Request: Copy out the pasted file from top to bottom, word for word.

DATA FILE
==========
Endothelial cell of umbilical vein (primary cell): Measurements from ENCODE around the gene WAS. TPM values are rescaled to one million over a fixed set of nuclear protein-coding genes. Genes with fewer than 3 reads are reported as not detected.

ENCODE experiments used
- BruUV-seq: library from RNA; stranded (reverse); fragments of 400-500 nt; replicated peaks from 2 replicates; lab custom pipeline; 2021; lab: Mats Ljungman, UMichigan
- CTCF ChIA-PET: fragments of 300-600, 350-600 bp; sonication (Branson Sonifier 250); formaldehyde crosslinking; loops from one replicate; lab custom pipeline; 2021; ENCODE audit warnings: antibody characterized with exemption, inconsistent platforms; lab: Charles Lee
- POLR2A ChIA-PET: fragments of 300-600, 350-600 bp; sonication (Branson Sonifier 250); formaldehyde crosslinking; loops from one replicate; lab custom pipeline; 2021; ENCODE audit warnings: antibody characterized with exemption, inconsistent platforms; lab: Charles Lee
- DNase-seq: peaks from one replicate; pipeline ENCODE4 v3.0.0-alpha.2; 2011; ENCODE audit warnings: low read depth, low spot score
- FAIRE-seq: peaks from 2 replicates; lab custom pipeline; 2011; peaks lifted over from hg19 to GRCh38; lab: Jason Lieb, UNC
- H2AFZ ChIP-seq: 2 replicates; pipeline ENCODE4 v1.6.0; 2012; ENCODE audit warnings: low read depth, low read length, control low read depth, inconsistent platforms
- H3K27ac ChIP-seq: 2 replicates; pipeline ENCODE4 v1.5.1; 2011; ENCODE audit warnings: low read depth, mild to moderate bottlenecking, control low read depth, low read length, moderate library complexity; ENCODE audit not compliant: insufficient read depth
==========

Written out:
Endothelial cell of umbilical vein (primary cell): Measurements from ENCODE around the gene WAS. TPM values are rescaled to one million over a fixed set of nuclear protein-coding genes. Genes with fewer than 3 reads are reported as not detected.

ENCODE experiments used
- BruUV-seq: library from RNA; stranded (reverse); fragments of 400-500 nt; replicated peaks from 2 replicates; lab custom pipeline; 2021; lab: Mats Ljungman, UMichigan
- CTCF ChIA-PET: fragments of 300-600, 350-600 bp; sonication (Branson Sonifier 250); formaldehyde crosslinking; loops from one replicate; lab custom pipeline; 2021; ENCODE audit warnings: antibody characterized with exemption, inconsistent platforms; lab: Charles Lee
- POLR2A ChIA-PET: fragments of 300-600, 350-600 bp; sonication (Branson Sonifier 250); formaldehyde crosslinking; loops from one replicate; lab custom pipeline; 2021; ENCODE audit warnings: antibody characterized with exemption, inconsistent platforms; lab: Charles Lee
- DNase-seq: peaks from one replicate; pipeline ENCODE4 v3.0.0-alpha.2; 2011; ENCODE audit warnings: low read depth, low spot score
- FAIRE-seq: peaks from 2 replicates; lab custom pipeline; 2011; peaks lifted over from hg19 to GRCh38; lab: Jason Lieb, UNC
- H2AFZ ChIP-seq: 2 replicates; pipeline ENCODE4 v1.6.0; 2012; ENCODE audit warnings: low read depth, low read length, control low read depth, inconsistent platforms
- H3K27ac ChIP-seq: 2 replicates; pipeline ENCODE4 v1.5.1; 2011; ENCODE audit warnings: low read depth, mild to moderate bottlenecking, control low read depth, low read length, moderate library complexity; ENCODE audit not compliant: insufficient read depth